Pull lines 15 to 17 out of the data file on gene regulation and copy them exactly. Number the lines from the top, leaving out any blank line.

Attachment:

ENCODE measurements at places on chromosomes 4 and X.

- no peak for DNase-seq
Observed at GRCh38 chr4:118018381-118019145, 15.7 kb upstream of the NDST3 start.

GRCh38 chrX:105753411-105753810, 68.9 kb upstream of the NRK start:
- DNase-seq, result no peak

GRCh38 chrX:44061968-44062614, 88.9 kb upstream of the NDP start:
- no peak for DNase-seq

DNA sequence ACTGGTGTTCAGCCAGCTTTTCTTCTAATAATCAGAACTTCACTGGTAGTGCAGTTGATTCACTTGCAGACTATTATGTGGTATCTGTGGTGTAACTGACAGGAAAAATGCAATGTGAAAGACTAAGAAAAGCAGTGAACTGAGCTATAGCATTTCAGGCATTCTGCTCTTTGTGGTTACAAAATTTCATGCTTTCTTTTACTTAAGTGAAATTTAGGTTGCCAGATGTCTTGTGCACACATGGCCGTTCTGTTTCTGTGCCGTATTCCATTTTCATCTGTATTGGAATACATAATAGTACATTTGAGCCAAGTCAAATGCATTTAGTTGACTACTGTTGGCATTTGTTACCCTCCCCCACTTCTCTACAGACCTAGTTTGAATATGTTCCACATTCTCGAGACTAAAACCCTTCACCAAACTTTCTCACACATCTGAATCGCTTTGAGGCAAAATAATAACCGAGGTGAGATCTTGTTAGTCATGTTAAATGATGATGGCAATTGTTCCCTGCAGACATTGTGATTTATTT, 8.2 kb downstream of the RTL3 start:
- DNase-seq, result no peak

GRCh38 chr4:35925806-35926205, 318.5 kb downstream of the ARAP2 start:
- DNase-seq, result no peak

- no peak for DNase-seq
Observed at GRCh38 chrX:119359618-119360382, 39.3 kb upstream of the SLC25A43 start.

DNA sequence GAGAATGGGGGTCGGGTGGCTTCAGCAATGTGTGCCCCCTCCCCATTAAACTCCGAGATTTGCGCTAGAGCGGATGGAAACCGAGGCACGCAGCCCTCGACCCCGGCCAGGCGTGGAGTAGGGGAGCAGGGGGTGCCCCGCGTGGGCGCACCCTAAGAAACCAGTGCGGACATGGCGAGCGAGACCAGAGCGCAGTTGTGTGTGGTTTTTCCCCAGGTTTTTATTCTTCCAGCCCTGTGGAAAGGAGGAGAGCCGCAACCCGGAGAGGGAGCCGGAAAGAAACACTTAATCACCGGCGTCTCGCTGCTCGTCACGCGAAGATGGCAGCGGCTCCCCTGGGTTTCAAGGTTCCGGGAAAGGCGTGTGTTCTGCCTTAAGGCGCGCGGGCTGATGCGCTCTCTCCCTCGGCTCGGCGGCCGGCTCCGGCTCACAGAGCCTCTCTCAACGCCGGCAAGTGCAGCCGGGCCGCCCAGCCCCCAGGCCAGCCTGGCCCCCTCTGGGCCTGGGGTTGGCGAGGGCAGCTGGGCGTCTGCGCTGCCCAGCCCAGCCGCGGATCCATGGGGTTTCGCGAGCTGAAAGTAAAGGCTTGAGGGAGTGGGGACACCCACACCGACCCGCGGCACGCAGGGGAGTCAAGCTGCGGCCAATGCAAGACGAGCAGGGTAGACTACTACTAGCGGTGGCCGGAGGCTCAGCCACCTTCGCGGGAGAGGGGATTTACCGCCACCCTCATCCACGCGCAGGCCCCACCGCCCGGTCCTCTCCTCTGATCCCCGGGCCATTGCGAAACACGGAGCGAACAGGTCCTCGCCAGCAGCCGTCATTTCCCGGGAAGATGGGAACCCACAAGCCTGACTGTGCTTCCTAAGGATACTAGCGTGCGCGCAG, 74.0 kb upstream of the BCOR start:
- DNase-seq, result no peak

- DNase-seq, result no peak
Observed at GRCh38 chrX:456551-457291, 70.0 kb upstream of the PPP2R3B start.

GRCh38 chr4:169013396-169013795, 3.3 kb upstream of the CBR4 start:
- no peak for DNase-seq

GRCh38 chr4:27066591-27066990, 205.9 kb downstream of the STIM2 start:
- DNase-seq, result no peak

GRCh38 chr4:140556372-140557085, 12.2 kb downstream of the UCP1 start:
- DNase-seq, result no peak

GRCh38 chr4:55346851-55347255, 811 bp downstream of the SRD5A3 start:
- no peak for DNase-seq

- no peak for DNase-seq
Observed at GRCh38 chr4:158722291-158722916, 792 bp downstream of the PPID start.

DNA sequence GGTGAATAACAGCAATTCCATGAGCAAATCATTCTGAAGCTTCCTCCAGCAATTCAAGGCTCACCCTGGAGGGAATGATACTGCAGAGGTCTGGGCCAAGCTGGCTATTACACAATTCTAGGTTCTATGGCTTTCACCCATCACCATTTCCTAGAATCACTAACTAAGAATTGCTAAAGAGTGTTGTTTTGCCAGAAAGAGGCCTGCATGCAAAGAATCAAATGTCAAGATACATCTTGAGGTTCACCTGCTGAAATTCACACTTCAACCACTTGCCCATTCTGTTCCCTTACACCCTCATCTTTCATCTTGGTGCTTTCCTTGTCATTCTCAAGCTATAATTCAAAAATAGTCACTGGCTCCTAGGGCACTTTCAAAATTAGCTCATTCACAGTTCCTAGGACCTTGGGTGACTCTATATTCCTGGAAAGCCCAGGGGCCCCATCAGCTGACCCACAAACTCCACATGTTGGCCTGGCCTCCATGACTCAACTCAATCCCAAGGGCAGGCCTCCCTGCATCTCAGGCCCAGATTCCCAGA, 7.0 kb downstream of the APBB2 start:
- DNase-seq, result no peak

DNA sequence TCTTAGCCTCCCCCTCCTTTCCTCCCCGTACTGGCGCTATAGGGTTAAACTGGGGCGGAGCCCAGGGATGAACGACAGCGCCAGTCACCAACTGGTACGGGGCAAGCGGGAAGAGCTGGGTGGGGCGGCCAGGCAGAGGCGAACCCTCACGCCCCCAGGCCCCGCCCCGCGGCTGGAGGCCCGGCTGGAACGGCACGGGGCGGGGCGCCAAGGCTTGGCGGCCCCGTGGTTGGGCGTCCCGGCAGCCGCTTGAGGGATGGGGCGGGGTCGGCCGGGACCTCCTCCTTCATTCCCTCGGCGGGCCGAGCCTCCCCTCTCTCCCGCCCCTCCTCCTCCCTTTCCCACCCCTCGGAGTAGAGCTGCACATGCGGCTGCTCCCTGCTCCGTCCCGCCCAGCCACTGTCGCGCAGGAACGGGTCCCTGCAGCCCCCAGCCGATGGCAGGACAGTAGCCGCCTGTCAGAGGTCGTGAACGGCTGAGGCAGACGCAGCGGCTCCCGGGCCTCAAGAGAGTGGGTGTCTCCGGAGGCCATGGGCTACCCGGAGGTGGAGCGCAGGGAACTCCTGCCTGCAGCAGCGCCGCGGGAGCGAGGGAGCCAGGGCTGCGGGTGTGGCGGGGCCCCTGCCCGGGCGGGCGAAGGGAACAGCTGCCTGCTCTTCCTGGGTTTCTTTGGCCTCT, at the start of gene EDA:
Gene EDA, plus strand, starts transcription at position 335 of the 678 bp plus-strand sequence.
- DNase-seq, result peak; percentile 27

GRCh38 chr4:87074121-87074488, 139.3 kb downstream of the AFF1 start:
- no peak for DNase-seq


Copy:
- DNase-seq, result no peak

- DNase-seq, result no peak
Observed at GRCh38 chrX:456551-457291, 70.0 kb upstream of the PPP2R3B start.